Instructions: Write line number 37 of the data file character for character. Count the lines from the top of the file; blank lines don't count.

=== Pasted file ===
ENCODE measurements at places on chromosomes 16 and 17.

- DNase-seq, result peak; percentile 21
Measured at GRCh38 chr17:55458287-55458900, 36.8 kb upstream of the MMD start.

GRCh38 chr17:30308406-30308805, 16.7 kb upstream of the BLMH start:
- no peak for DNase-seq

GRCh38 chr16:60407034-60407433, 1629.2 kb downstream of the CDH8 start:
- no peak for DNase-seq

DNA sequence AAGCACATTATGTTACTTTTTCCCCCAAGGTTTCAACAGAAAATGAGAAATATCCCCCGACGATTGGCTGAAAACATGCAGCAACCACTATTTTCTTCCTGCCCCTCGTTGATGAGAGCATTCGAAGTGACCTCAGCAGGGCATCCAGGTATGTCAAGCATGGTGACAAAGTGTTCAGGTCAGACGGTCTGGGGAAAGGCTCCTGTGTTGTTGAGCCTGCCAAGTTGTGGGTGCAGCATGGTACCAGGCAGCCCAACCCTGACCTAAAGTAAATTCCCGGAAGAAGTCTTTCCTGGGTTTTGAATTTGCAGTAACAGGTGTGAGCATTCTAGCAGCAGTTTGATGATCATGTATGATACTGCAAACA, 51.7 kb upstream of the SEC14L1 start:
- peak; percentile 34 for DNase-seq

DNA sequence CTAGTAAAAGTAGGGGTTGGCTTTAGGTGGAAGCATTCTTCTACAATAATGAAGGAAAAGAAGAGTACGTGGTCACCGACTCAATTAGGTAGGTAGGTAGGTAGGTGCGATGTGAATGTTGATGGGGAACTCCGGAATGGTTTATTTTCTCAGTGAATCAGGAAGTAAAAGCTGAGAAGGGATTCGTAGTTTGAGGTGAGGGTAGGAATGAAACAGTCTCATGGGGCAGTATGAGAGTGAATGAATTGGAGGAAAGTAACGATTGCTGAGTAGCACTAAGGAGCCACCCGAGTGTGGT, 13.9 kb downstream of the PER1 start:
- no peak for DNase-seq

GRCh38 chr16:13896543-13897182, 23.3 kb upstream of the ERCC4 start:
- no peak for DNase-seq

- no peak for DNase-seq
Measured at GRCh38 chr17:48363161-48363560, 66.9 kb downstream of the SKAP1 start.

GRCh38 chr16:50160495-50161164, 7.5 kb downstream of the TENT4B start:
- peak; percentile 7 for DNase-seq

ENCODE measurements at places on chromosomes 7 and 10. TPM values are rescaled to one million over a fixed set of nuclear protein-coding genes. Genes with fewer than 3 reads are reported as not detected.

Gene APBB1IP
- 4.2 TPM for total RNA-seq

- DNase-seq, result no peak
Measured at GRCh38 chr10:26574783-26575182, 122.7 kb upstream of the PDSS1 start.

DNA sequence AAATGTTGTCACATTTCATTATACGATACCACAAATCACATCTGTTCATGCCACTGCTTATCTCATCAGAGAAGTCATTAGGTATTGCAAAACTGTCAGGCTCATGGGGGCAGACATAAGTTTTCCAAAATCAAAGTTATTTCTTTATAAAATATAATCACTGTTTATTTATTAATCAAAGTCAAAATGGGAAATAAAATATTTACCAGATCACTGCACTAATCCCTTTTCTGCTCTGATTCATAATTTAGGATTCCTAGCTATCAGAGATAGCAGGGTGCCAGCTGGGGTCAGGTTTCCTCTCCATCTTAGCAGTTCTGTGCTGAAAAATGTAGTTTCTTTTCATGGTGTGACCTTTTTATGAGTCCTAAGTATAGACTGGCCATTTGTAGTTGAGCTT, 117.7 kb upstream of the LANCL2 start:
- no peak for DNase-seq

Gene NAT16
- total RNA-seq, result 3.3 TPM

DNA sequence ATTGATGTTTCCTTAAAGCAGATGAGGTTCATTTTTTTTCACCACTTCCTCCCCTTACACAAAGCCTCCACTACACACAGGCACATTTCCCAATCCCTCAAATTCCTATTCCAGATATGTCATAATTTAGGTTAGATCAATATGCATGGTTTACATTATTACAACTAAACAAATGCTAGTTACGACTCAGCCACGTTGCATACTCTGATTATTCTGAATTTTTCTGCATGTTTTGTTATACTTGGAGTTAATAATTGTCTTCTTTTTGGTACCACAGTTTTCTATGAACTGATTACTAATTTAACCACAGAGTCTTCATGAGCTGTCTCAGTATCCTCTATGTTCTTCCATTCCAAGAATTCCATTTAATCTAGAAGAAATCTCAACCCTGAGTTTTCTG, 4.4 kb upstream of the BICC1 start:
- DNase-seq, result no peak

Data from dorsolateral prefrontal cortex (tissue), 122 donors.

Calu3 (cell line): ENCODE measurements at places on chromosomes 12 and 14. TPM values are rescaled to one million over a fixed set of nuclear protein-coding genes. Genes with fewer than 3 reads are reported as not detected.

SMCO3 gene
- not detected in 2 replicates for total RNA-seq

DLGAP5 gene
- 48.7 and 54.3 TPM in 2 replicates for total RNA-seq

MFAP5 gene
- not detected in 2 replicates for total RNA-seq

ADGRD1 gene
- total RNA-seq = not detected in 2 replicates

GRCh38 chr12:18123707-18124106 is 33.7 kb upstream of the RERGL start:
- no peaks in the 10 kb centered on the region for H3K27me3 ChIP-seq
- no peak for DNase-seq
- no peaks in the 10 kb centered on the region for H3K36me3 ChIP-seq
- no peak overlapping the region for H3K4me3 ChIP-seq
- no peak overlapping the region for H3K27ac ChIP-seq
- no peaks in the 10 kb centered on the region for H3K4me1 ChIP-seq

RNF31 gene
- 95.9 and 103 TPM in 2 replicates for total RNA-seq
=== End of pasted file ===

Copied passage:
ADGRD1 gene